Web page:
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Kansas City health experts are a “little nervous” about the rising coronavirus cases in the area and are going to have to emphasize more the use of masks.

During The University of Kansas Health System’s Monday’s briefing Dr. Steve Stites, chief medical officer at the health system, said that health officials will have to think about measures to face the surge of infections and hospitalizations in Missouri.

“I think that we’re going to have to think very carefully about what are the right public health measures we’re going to do,” Stites said.

Though he didn’t go so far as to suggest making mask use a requirement again for indoor spaces, Stites said they will have to keep an eye on that possibility.

“I think we’re going to have to talk a little bit more about wearing masks because of the large people who aren’t vaccinated in our area,” Stites said. “And I think that plus people are getting together more, it’s a holiday, everybody wants to go back to normal.”

The full potential impact from gatherings over the Fourth of July weekend have not yet been realized.

In response to the rising cases of COVID-19 in the state, the City of Independence issued a Public Health Advisory Friday with the following recommendations:

Wear a mask while visiting indoor public places, no matter your vaccination status.

Get vaccinated as soon as possible. Parents are encouraged to take their children aged 12 or older to get vaccinated.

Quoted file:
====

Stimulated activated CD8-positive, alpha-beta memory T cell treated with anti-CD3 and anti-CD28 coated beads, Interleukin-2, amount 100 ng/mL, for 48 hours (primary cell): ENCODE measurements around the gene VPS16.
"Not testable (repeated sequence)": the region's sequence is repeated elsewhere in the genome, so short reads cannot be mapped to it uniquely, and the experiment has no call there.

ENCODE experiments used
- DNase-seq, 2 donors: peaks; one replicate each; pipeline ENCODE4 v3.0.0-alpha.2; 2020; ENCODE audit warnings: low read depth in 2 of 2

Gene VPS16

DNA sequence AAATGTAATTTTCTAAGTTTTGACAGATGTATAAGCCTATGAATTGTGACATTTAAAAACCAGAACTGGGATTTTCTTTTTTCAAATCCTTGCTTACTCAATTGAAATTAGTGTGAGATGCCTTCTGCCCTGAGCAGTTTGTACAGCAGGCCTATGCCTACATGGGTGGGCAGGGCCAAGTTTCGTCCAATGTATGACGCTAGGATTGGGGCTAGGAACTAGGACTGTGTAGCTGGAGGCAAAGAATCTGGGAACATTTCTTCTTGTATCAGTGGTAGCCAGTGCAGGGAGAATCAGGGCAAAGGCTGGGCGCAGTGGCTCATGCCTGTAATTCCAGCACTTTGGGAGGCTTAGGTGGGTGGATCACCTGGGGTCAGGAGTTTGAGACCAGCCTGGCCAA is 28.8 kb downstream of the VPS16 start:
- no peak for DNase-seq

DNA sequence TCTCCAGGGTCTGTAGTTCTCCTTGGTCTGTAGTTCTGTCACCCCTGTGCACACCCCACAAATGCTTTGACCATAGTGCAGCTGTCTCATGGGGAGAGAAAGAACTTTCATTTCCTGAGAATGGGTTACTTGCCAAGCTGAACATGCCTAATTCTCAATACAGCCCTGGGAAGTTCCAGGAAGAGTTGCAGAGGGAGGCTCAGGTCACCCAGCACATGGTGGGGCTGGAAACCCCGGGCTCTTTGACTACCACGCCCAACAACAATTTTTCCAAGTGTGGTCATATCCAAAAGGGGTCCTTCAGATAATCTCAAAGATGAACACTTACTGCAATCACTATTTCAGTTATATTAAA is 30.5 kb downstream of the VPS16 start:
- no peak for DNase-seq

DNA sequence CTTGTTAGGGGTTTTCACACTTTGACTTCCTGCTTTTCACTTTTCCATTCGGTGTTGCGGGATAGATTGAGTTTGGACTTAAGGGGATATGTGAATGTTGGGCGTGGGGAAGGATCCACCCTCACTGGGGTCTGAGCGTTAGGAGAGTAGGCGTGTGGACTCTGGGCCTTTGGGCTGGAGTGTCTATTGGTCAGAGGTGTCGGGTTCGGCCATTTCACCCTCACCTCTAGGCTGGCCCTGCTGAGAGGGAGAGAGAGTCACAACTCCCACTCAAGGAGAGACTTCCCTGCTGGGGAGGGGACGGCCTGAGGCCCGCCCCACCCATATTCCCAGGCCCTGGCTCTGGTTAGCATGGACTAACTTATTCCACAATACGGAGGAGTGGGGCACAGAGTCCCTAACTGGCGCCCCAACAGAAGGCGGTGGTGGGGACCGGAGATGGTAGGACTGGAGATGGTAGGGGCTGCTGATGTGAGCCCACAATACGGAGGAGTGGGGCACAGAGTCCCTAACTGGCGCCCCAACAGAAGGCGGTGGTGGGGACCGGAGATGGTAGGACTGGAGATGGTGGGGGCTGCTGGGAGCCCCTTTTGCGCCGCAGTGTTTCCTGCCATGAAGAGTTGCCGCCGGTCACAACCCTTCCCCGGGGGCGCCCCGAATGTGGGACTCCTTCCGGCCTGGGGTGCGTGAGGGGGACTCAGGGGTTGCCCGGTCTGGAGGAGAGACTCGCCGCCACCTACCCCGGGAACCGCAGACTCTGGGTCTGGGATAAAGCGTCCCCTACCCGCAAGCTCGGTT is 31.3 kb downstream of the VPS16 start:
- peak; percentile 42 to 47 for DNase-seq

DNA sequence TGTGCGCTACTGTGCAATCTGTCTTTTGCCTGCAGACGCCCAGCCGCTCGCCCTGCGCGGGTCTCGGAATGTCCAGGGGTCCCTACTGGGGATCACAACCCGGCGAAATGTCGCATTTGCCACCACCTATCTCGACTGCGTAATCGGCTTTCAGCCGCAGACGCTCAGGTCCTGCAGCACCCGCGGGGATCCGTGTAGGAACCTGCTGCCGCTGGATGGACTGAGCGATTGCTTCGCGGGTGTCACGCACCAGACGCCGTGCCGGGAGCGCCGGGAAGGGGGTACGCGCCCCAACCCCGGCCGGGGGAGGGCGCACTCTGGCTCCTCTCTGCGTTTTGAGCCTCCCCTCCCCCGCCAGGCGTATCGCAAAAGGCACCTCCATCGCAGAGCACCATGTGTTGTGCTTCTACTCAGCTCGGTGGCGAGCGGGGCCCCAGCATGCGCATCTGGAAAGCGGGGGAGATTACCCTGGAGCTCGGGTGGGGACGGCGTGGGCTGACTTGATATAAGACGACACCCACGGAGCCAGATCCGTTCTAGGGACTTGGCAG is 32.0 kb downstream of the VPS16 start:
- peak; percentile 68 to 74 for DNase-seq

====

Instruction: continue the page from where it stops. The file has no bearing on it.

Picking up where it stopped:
If you are sick, please stay home. Additionally, get tested if you have any COVID-19 symptoms, even if you think you only have a cold or allergies.

Maintain social distancing of at least 6 feet when around people who may not be fully vaccinated. While people 12 and older are eligible for vaccination, that doesn’t mean everyone is. While in large groups or at events, don’t assume everyone around you is vaccinated.

Wash your hands often and for at least 20 seconds.

Talk to your friends and family about the importance of getting the vaccine. For parents of children younger than 12 who can’t be vaccinated, the best way to protect your child is to make sure the adults around them are vaccinated.

“We are seeing an increase in COVID-19 cases and hospitalizations across the KC Metro and State of Missouri related to the growth of the Delta Variant,” city officials said.

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Regardless of vaccination status the city said, everyone should be following the health recommendations from the advisory to protect the community.

Dana Hawkinson, medical director of Infection Prevention and Control at The University of Kansas Health System, reiterated the need for vaccinations, saying they help protect the person and the people around them from COVID-19.

“You also still protect those around you because data is very clear that you’re less likely to transmit it even if you do get sick if you’ve been vaccinated,” Hawkinson said. “So you do protect yourself, you do protect the people you care about in your community.”

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